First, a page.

Many of Syria’s Christian villages exist around the Khabur River, an area ideal for raising animals. The fertile land makes it an ideal place for supporting a tight-knit community, but the area has been destroyed by ISIS, and most of the Christians are either dead or displaced.
ISIS targeted the community by destroying local churches and-or kidnapping locals. A mass kidnapping in 2015 saw the capture of 220 residents. While the jihadists were fended off by rebels and most of the captives were returned, many of the freed people left because ISIS had destroyed the local churches.
Now, residents of the community simply say there are “no people,” as detailed in a devastating new report from The New York Times.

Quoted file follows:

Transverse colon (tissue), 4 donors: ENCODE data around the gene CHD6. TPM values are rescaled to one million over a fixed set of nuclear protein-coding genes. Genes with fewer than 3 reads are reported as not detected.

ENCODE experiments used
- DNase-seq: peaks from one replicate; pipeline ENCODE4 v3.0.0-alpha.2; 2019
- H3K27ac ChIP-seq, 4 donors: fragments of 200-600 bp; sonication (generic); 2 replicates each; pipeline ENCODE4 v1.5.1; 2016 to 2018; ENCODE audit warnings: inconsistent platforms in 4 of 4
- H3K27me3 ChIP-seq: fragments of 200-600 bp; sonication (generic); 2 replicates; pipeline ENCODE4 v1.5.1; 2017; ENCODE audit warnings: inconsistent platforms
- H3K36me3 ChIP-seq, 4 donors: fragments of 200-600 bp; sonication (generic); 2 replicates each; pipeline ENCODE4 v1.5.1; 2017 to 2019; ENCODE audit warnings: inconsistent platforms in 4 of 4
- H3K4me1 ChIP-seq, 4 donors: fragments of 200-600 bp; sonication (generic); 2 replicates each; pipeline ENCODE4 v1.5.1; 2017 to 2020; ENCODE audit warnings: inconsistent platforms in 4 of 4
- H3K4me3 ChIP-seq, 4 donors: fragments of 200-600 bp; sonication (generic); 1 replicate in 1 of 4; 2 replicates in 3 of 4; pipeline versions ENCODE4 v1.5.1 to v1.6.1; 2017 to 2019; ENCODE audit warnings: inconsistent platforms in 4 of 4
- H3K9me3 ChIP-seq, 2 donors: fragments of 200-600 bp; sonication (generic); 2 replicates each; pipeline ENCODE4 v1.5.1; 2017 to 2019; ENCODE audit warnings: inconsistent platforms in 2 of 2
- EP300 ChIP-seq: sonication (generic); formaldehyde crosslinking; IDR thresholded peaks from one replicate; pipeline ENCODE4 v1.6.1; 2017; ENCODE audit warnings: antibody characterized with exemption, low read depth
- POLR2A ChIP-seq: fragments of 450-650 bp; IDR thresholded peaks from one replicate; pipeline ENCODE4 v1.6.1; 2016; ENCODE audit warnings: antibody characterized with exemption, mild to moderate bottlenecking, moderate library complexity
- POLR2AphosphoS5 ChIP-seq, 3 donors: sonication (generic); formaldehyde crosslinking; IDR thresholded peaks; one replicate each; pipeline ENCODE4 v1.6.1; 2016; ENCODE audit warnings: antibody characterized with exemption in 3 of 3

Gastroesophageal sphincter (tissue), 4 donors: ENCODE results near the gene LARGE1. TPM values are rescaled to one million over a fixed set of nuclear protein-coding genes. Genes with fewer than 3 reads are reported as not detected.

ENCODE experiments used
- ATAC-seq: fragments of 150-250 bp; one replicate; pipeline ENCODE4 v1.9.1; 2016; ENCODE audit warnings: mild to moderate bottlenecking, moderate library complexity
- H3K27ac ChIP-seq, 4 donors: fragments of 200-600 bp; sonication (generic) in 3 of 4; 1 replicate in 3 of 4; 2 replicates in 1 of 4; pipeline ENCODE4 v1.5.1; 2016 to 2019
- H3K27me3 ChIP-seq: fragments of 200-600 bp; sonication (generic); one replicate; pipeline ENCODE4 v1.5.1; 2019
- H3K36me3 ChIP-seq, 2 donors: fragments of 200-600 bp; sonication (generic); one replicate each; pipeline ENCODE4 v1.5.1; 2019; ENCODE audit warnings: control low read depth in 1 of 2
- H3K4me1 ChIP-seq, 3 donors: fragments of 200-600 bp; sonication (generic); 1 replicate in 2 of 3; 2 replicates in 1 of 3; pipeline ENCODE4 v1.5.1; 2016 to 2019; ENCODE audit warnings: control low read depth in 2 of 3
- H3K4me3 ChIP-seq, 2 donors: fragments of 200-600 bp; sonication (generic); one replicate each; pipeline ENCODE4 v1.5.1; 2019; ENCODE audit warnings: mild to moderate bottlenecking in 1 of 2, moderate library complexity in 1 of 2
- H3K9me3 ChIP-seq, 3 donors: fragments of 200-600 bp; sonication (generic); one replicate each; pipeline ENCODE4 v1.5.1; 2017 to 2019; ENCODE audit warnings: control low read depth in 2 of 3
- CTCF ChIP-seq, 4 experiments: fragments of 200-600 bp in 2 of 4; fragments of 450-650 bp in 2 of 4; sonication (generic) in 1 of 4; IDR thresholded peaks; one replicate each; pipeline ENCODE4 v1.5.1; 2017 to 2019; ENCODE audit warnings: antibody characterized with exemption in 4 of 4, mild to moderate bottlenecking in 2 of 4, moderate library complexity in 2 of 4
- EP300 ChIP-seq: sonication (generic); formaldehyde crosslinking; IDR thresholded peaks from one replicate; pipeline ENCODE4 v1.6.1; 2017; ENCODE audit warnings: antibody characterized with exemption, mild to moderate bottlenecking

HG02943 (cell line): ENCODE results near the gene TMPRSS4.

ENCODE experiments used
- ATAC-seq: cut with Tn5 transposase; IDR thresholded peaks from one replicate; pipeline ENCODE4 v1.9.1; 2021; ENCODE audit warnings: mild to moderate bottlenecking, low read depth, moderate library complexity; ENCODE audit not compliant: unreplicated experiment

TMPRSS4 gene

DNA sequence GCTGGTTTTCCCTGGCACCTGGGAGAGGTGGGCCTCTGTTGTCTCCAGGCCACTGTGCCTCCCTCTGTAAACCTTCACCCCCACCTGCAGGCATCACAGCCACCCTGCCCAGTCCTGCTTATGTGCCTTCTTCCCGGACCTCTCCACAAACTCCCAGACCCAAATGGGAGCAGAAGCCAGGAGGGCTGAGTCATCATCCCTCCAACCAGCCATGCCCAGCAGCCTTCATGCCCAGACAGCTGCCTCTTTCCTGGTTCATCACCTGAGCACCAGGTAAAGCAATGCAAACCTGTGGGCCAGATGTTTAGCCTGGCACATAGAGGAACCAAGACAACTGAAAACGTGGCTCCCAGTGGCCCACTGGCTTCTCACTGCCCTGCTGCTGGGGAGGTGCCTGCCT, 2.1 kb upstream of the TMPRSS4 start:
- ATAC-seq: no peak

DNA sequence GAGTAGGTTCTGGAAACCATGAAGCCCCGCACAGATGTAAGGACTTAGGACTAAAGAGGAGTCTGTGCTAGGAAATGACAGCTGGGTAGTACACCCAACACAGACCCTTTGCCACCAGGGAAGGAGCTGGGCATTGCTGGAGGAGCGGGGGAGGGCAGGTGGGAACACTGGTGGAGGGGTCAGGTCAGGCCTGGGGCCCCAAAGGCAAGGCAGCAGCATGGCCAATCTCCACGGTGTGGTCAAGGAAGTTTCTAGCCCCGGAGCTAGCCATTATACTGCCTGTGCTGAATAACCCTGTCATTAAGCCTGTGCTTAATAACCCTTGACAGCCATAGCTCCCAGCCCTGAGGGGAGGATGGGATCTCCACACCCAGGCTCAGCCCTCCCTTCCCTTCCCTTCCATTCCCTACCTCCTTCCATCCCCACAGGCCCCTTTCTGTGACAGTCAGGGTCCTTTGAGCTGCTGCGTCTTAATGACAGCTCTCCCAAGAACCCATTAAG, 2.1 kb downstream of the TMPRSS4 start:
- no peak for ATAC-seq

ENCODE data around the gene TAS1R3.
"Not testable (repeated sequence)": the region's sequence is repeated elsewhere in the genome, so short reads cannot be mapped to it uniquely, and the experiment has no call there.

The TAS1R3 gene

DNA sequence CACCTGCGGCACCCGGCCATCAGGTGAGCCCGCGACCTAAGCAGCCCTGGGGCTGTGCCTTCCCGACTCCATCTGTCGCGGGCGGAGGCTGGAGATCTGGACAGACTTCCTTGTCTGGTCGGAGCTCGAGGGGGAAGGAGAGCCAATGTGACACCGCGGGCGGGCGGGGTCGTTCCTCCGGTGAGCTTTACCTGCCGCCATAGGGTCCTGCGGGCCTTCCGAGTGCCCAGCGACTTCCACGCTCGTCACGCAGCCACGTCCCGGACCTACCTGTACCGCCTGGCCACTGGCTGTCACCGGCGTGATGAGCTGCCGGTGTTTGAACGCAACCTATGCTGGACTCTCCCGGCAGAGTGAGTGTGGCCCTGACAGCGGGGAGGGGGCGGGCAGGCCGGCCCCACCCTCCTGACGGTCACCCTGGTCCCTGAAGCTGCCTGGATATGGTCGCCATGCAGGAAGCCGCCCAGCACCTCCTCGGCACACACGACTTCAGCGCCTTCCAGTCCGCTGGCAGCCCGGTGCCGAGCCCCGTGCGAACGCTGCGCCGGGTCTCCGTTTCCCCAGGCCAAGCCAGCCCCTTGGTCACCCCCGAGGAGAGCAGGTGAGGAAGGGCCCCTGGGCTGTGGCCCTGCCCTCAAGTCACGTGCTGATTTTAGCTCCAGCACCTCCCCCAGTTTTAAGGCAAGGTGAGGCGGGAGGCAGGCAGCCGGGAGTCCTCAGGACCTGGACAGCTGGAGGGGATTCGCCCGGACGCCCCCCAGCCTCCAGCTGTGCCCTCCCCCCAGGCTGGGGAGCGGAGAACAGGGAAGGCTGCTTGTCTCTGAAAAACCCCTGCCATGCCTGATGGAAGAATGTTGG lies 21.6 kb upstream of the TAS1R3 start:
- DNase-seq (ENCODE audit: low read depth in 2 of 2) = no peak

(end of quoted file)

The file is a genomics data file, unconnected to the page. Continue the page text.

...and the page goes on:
The past seven years of war in Syria have displaced over half the country’s population. Christians have been marginalized in the Middle East for decades, and ISIS’ rise to power saw their treatment of those they call “infidels” become worse both in practice and policy. Christians under ISIS rule face special taxes, but they also face destruction to their communities.
According to the report, since war began in 2011, the number of Assyrian Christians in the region has gone from 10,000 to about 900. There used to be two dozen churches. Now, just one holds regular services.
Locals doubt that anyone displaced will return.